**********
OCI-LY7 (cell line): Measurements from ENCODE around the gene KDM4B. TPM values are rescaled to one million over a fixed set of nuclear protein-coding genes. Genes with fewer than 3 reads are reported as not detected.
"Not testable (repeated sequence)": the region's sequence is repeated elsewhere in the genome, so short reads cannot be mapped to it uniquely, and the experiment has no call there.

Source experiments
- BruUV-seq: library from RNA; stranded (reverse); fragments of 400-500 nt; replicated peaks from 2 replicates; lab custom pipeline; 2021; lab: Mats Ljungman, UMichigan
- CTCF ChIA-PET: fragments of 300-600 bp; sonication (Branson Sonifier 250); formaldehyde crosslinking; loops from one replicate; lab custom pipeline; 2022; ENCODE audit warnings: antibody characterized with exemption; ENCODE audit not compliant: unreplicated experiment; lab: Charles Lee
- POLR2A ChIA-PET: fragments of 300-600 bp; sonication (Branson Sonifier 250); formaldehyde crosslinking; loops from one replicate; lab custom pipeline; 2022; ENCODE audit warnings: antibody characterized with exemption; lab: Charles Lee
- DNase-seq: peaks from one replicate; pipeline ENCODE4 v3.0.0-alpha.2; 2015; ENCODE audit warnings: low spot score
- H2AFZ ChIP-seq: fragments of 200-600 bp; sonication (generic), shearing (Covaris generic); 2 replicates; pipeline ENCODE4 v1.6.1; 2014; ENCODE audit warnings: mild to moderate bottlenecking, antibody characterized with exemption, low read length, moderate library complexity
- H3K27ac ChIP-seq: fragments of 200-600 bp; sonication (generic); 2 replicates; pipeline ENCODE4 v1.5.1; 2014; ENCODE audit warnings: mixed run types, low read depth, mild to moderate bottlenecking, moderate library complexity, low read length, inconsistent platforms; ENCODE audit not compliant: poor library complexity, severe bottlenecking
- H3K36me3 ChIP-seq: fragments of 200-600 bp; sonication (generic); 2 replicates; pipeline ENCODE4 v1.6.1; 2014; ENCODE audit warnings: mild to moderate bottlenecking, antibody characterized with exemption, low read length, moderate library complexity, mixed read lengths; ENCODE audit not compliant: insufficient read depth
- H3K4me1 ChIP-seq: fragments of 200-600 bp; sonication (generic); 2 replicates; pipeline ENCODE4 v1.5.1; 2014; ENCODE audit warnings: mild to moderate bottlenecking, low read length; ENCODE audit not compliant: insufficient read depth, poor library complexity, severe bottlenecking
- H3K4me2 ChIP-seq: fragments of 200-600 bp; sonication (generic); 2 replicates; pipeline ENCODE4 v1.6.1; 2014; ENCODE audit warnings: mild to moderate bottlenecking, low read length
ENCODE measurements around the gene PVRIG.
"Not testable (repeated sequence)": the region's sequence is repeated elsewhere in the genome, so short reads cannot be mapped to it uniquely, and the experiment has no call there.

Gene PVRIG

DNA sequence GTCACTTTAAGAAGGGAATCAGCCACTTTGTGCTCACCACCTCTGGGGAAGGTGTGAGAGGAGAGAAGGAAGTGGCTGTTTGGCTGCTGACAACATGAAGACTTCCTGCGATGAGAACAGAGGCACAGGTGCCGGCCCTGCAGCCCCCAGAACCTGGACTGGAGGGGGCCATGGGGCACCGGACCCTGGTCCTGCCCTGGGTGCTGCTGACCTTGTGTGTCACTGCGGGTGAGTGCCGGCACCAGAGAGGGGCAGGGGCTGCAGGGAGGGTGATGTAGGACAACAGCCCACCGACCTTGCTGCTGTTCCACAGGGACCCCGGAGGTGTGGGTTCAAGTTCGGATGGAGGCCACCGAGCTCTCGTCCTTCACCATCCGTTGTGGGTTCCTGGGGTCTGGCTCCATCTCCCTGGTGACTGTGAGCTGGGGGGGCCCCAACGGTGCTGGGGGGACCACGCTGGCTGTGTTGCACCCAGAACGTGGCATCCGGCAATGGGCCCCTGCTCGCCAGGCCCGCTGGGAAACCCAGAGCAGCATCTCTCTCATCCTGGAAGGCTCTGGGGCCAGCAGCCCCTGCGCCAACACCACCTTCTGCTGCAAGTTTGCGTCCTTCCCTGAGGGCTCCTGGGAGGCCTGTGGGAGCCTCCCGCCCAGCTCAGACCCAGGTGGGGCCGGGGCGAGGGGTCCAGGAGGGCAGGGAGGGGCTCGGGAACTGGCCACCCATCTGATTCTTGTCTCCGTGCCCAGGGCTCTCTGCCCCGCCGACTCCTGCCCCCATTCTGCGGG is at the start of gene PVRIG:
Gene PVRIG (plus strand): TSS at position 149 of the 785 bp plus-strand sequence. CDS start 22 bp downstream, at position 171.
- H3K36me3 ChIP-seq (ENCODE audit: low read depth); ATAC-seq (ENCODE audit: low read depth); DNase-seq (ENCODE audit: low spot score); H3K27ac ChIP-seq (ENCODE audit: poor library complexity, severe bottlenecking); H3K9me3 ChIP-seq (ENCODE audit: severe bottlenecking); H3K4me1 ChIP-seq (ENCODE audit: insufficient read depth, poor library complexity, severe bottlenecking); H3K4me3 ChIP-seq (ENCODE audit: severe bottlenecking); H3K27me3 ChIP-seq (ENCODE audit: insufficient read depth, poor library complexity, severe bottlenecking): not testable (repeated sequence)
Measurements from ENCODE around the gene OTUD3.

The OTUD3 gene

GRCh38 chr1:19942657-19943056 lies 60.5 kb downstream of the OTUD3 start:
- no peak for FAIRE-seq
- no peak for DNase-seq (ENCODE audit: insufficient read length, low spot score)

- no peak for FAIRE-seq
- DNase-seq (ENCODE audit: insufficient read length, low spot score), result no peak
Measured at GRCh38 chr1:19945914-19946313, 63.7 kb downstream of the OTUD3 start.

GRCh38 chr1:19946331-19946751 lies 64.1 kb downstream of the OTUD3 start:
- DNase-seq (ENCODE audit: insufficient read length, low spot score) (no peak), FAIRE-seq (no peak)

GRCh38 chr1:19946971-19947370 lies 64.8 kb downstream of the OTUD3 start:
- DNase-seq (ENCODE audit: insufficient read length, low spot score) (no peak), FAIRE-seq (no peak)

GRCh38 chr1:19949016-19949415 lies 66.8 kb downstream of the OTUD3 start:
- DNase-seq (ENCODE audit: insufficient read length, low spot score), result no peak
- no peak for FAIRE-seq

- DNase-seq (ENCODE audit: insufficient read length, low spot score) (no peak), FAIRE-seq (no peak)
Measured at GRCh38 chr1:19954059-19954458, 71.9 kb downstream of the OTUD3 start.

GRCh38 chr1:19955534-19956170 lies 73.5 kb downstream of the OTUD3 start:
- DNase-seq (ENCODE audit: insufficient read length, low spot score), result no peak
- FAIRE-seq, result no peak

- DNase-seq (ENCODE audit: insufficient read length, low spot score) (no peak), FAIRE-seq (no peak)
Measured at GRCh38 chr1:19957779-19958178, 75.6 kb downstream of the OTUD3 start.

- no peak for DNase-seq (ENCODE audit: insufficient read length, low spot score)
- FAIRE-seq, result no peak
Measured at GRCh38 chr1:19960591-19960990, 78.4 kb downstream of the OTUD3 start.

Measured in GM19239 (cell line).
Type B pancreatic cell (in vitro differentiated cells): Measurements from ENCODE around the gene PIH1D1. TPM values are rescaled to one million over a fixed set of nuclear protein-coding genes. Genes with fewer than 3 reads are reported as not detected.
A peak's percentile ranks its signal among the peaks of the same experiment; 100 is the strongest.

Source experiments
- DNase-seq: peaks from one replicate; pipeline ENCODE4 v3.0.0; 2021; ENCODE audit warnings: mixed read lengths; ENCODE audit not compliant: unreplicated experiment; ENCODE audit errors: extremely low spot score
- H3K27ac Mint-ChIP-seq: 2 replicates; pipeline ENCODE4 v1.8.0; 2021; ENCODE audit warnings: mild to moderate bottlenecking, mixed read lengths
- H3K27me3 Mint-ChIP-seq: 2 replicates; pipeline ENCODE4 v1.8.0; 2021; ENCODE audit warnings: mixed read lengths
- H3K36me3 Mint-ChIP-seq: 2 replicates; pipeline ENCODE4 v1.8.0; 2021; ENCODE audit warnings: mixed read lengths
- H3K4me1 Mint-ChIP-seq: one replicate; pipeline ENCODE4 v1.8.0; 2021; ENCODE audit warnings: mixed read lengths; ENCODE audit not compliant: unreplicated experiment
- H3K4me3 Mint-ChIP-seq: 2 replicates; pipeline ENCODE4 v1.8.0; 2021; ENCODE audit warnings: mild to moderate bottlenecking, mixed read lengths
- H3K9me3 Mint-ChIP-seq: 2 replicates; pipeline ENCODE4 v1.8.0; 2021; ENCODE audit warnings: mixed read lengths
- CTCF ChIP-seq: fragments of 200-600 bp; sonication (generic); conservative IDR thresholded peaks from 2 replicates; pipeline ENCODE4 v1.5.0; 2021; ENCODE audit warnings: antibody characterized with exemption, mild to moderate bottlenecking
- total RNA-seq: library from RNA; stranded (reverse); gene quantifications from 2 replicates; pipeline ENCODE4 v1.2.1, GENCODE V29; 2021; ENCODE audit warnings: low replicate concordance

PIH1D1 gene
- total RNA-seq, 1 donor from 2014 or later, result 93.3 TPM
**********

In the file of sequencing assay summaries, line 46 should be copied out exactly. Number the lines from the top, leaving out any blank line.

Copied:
A peak's percentile ranks its signal among the peaks of the same experiment; 100 is the strongest.